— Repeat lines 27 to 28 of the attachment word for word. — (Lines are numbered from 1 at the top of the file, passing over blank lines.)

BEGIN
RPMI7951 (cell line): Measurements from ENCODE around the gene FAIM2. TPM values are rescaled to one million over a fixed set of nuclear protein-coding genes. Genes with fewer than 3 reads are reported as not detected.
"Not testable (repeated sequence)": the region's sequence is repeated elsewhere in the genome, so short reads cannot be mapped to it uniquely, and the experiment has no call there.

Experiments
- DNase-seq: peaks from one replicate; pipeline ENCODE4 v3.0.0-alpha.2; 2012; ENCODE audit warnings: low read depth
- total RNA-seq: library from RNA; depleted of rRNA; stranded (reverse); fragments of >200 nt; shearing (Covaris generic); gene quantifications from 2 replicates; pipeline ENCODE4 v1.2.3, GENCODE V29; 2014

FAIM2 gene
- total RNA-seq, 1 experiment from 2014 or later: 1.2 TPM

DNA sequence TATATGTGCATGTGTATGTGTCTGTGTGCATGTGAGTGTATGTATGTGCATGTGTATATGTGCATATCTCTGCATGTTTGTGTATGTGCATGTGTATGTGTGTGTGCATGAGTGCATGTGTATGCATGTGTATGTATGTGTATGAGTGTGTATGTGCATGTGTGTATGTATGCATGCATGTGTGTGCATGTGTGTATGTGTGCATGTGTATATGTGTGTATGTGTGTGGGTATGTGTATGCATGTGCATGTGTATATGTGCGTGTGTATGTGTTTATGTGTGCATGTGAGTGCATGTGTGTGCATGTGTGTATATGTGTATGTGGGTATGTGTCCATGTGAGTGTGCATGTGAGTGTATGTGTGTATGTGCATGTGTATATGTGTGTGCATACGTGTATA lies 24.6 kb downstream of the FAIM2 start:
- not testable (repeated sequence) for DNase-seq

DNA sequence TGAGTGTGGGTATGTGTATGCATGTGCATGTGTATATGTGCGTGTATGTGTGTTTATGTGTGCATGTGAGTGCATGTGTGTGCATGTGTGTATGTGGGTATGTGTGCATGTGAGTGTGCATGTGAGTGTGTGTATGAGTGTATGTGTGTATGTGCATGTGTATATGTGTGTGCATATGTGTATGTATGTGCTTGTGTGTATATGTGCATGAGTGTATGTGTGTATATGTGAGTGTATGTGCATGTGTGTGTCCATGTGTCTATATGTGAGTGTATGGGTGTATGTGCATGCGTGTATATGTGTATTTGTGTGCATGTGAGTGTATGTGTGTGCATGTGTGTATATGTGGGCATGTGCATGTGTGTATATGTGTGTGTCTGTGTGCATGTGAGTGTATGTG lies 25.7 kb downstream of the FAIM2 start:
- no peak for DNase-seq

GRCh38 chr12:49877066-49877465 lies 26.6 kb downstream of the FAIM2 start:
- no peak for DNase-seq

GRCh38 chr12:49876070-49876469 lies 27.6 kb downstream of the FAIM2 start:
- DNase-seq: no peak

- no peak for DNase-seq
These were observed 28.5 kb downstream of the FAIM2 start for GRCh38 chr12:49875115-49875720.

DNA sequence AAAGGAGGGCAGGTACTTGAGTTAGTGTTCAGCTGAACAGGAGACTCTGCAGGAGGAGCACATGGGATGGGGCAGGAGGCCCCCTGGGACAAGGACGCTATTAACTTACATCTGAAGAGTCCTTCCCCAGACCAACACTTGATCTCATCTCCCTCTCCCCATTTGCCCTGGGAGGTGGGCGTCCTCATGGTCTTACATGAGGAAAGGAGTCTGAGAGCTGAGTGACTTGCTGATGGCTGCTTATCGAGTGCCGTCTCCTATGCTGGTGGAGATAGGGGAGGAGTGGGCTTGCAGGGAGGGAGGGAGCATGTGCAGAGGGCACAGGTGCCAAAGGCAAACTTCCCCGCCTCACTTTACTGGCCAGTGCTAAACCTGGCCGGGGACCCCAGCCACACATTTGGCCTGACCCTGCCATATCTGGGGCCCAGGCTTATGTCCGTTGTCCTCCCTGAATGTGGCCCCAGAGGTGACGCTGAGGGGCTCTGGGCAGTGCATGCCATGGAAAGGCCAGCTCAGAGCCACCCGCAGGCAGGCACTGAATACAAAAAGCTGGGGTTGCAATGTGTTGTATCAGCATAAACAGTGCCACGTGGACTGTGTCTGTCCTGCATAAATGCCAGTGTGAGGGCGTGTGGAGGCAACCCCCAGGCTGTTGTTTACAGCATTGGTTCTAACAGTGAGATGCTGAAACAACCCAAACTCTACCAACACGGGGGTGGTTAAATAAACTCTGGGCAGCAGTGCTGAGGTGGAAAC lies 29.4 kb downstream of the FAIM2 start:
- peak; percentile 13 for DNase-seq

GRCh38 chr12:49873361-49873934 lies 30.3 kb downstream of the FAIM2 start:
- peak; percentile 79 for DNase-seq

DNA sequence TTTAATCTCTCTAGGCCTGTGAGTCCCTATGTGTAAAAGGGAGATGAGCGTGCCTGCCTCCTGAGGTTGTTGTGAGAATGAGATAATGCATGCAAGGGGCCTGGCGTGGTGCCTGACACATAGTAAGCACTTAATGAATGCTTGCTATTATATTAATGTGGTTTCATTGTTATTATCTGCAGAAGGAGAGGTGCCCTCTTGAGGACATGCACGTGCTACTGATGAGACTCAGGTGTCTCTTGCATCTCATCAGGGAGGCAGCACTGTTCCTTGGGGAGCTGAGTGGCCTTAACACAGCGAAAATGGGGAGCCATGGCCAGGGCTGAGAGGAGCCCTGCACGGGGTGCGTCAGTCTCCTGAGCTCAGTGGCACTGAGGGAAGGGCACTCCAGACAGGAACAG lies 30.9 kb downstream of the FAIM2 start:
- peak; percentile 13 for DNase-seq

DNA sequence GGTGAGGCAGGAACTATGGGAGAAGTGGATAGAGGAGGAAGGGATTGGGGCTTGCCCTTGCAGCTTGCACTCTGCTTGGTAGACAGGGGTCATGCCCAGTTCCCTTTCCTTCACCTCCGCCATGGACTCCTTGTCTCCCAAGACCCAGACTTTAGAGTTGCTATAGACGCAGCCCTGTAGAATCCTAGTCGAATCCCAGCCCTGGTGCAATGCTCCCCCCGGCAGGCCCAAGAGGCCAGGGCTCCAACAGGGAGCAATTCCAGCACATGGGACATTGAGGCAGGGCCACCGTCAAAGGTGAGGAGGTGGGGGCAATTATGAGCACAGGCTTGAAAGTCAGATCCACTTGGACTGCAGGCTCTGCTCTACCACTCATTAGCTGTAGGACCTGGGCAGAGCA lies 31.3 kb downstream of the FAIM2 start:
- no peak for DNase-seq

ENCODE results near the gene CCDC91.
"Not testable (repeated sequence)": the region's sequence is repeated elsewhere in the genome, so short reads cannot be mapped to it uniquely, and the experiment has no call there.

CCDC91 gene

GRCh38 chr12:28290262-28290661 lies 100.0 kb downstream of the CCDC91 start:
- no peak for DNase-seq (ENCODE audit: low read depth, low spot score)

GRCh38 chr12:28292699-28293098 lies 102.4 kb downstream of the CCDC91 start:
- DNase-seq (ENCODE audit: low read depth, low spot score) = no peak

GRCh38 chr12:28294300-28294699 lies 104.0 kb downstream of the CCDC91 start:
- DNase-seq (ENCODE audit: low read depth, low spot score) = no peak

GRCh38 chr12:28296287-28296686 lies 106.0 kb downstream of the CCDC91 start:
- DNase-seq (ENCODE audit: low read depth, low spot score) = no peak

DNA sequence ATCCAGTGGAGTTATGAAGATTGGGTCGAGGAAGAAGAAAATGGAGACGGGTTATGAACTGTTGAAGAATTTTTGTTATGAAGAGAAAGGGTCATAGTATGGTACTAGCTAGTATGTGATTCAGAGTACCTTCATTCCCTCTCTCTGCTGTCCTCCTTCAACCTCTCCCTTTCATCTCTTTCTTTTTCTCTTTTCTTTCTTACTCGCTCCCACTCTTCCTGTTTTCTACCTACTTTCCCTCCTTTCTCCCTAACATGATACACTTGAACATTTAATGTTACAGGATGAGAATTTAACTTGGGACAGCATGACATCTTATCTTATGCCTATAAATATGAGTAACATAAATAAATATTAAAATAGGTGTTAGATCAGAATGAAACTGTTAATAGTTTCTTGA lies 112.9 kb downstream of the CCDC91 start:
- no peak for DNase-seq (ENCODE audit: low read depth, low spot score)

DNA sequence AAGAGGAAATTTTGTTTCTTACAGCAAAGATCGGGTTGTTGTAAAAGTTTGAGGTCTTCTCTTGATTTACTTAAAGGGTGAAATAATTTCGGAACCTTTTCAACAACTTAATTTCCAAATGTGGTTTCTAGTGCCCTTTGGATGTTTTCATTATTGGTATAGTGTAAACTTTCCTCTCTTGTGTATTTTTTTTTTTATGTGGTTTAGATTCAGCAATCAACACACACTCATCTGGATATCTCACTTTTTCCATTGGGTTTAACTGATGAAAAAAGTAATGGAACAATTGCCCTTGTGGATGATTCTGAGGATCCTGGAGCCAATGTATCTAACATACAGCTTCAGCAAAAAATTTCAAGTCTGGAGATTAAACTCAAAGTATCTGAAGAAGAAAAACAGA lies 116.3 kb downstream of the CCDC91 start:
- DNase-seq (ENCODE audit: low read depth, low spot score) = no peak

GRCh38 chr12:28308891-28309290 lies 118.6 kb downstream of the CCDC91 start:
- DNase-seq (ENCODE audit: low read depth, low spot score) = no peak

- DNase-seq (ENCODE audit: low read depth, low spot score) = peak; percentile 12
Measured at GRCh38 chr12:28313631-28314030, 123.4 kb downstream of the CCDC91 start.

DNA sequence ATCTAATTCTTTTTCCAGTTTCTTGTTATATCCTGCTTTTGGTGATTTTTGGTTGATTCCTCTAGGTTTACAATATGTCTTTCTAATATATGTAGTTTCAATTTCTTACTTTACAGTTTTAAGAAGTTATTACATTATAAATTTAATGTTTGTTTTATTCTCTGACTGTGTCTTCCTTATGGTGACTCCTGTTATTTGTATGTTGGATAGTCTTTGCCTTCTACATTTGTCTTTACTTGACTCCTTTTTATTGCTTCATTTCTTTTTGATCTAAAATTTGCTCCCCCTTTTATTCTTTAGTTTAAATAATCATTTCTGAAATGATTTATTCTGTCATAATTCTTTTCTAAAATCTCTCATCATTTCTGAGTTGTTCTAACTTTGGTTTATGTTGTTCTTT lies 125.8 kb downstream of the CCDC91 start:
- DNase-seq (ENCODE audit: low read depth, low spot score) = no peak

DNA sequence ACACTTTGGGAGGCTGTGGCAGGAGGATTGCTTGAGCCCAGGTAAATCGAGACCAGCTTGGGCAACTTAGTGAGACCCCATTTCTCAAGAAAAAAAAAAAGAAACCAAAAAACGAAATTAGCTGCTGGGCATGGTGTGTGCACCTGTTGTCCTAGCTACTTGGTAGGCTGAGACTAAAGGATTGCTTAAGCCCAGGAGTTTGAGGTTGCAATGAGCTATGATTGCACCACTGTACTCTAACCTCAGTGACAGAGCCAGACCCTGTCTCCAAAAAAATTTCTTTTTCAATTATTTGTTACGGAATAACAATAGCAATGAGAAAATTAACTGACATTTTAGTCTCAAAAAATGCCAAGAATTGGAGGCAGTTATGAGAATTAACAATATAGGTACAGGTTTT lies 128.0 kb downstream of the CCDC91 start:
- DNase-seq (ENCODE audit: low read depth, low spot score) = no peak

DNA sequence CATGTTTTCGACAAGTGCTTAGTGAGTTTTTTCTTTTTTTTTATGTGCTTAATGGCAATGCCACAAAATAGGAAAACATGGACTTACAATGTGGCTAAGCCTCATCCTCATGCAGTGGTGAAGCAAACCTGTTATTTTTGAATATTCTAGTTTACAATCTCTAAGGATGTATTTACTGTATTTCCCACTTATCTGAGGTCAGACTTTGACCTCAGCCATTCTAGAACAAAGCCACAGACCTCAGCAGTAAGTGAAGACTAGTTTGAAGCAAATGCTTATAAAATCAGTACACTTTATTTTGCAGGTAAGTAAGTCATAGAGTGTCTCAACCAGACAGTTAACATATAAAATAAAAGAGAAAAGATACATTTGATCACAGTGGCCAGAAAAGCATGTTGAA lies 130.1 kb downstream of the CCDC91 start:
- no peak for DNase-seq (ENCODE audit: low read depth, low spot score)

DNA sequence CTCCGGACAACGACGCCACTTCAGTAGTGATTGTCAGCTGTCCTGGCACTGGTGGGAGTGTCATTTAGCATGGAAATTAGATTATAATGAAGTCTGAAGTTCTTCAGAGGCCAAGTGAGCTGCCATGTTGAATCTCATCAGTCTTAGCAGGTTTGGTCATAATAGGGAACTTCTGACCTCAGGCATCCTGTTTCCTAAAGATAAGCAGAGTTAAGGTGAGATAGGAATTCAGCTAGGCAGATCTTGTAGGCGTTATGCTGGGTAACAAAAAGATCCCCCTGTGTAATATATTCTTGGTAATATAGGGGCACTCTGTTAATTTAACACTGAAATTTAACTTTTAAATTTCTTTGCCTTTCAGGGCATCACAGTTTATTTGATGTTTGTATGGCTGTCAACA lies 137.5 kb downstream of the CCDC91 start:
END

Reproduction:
"Not testable (repeated sequence)": the region's sequence is repeated elsewhere in the genome, so short reads cannot be mapped to it uniquely, and the experiment has no call there.

CCDC91 gene